An autumn rain delivers New York City from the dust. It is one of those afternoon showers, one of those little irritations that keep the airplanes from landing and the delivery-boys from quitting their smoking habits. I am on the roof of a Manhattan multi-story still smelling of last night’s party.
I follow the falling rain to the city below me. A maze. Businessmen with their big briefcases rub shoulders with gypsies and poets.
A pigeon flies past a man in a trench coat with a swiftness that I can only describe as a wicked hurry. It finds a spot on a bright red chair be-speckled by the rain. The man in the trench coat pauses to watch the pigeon that stole his seat. It is indifferent to him. A steam rises from a pushcart by the sidewalk. A hot-dog vendor offers the man a beef frank and a dry seat. The pigeon hops off the bright red chair and perches itself atop a woman’s umbrella.
The gargoyles keep the city’s secrets. I spy one perched on the corner of the building beside me. Manhattan loves its gargoyles. And I imagine the gargoyles love their Manhattan too. They are cold and lonely through the day, but come nightfall, their lovers return. Perched on the corner of their favorite buildings, they watch the city fall asleep far below them. And they fall asleep too, in each other’s arms. Manhattan loves its superheroes.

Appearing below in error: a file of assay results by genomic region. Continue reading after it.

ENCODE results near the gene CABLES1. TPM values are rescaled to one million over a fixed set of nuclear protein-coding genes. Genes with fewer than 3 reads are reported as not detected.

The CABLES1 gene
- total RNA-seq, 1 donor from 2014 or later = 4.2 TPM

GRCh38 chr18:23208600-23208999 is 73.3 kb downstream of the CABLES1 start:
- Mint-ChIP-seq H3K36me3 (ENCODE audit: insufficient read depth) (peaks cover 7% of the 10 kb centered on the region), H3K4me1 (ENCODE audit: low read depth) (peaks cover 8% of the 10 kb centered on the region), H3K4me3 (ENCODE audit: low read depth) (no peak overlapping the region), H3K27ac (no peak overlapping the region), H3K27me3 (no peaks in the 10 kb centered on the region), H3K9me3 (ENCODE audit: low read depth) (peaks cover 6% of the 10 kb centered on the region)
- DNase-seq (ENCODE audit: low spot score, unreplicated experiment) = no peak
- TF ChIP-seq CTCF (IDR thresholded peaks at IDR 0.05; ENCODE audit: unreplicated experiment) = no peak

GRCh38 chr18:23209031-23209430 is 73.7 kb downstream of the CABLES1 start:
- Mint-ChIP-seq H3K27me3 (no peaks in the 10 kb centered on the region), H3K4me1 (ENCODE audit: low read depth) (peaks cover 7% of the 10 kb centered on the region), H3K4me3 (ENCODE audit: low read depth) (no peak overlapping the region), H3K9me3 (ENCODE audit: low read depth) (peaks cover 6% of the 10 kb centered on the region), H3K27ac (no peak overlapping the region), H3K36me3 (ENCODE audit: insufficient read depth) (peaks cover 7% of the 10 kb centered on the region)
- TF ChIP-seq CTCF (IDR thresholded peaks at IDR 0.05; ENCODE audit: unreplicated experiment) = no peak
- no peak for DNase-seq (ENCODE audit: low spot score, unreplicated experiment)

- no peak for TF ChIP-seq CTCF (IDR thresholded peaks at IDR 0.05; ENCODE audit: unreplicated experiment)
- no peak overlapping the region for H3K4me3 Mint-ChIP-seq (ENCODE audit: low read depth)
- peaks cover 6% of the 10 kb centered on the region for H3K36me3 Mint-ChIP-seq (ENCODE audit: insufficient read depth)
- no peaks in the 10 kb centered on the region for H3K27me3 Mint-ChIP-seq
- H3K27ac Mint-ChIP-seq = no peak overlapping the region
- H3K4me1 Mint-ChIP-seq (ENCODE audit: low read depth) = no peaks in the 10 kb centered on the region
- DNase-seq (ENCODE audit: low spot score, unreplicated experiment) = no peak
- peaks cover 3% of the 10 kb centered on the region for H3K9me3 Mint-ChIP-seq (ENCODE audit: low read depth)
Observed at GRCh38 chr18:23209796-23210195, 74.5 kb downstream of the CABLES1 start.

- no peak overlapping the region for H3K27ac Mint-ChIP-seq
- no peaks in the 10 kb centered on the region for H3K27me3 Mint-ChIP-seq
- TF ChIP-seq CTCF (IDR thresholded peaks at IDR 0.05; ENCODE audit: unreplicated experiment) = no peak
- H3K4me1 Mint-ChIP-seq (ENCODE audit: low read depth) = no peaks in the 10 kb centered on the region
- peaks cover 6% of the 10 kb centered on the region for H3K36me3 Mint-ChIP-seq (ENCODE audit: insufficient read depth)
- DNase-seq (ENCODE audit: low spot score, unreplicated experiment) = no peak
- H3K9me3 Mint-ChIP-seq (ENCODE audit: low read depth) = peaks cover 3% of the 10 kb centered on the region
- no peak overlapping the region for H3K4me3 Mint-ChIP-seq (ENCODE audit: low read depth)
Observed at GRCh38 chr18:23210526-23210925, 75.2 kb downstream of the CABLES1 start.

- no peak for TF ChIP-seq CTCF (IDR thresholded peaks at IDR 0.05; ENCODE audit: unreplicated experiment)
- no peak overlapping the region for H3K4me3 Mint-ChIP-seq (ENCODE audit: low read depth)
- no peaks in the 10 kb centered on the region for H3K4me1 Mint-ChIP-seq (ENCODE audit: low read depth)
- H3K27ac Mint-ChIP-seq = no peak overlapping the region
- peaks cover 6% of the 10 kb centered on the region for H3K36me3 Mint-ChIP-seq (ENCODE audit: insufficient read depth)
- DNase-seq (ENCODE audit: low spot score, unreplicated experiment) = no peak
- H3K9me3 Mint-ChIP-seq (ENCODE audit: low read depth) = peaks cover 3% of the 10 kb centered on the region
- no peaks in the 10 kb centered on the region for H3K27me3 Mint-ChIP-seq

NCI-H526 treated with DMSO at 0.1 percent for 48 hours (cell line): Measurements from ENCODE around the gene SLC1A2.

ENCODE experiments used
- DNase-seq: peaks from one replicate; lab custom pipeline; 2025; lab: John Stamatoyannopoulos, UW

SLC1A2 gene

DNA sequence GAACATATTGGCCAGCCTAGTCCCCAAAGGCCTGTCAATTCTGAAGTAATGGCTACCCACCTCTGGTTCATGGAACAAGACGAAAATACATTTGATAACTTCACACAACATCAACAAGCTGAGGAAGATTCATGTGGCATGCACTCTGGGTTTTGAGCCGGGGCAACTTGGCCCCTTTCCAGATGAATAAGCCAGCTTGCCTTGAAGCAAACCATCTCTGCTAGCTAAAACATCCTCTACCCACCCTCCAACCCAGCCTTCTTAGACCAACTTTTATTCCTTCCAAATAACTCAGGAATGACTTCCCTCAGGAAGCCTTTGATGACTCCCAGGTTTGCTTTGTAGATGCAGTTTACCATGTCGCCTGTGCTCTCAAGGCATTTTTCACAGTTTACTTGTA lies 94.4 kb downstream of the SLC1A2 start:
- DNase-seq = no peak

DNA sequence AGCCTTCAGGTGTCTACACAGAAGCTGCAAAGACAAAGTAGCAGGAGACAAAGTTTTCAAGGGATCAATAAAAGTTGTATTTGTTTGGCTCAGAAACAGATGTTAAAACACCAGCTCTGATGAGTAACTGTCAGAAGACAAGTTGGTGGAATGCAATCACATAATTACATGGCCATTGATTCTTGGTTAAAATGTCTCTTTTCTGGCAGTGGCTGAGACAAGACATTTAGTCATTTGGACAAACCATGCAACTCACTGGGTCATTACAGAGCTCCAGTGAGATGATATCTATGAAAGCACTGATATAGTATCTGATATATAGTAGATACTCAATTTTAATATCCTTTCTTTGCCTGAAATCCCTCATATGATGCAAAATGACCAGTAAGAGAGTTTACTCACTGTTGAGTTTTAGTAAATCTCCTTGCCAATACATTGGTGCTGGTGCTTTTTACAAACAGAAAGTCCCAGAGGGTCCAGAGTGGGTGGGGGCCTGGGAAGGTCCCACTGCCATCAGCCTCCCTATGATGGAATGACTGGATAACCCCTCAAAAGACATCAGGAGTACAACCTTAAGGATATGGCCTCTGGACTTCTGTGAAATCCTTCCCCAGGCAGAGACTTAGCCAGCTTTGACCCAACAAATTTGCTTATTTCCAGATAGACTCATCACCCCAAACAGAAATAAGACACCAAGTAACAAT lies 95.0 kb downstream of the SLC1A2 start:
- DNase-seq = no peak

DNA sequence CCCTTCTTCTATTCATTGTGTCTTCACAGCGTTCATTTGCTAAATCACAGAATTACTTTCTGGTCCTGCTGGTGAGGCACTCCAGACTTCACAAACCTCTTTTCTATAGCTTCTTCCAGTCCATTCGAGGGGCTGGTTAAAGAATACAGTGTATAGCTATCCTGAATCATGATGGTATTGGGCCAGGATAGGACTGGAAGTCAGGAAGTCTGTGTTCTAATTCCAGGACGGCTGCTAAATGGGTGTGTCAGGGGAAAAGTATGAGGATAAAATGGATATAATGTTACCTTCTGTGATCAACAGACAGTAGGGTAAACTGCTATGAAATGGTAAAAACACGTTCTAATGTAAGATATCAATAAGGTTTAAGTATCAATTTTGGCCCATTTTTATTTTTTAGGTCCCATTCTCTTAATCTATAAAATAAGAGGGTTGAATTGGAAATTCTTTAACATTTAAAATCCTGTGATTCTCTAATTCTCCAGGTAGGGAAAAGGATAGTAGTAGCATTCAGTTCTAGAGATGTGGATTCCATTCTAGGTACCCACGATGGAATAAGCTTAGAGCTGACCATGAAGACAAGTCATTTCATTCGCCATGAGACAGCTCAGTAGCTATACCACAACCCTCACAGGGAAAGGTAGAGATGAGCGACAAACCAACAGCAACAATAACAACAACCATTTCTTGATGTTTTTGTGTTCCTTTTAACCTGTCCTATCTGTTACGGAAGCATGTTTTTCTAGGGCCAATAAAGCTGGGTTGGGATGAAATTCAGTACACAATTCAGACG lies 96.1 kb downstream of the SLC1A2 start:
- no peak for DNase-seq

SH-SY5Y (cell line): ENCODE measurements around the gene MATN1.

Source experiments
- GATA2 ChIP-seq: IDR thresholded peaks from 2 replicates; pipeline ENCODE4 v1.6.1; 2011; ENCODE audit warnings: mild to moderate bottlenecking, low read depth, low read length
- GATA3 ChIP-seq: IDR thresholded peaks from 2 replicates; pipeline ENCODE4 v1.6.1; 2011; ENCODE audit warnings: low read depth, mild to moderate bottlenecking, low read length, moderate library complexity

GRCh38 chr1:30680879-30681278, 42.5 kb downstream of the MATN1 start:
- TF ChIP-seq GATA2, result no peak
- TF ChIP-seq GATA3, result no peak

Suddenly I feel the desire to give this pigeon that I am following, a name. I’ve never given anything a name before– growing up, none of my toys had names. I’ve never had a pet either. A name carries too many associations and I’ve always been afraid of them. A name also connotes ownership, and I do not believe in ownership.
There was this cartoon, from my childhood. It was about a pigeon named Yankee Doodle. It wasn’t a great name for a pigeon, now that I think about it. But I don’t have any names in my head either, so it will have to do. Yankee Doodle is no ordinary pigeon. Yankee Doodle is a poet. Yankee Doodle brings the city closer with his curiosity and Yankee Doodle’s flightplan is a poem. No poet could put two things together the way Yankee Doodle does with his short flights and his long leaps. The city is full of stray objects that belong together. Yankee Doodle is a matchmaker for the non-living, and I have a balcony seat to his first wedding.
A dime-store catches his fancy. He is perched on the ledge by the storefront. He looks inside through the window. On a velvet cloth lies a few choice items. Carved stones from Africa, an ornament box which I would like to imagine is filled with postcards, and the most curious item on the shelf– a birdcage. It is a golden birdcage– exactly like the one you would imagine in your head when you hear the word ‘birdcage’– and a lone feather of a scarlet macaw rests inside it, longing for company. Yankee Doodle takes a step back to watch the reflection that just appeared in the store’s window. It is the man in the trench coat, complete in a hat.
Yankee Doodle now sits on a stone step, one of many that leads up to a magnificent library. A woman drags her reluctant child up those steps. The child holds her ice-cream dear and her mouth delights in the mess around it. She frees her arm from her mother’s hands and runs towards Yankee Doodle trying to scare him. Yankee Doodle flutters away and takes all his friends with him. And like that, he was gone– his poem gone with him. The child and her mother walk into the library.
In the heart of the building is my life’s work– a photograph of someone special, placed carefully atop a ticking bomb.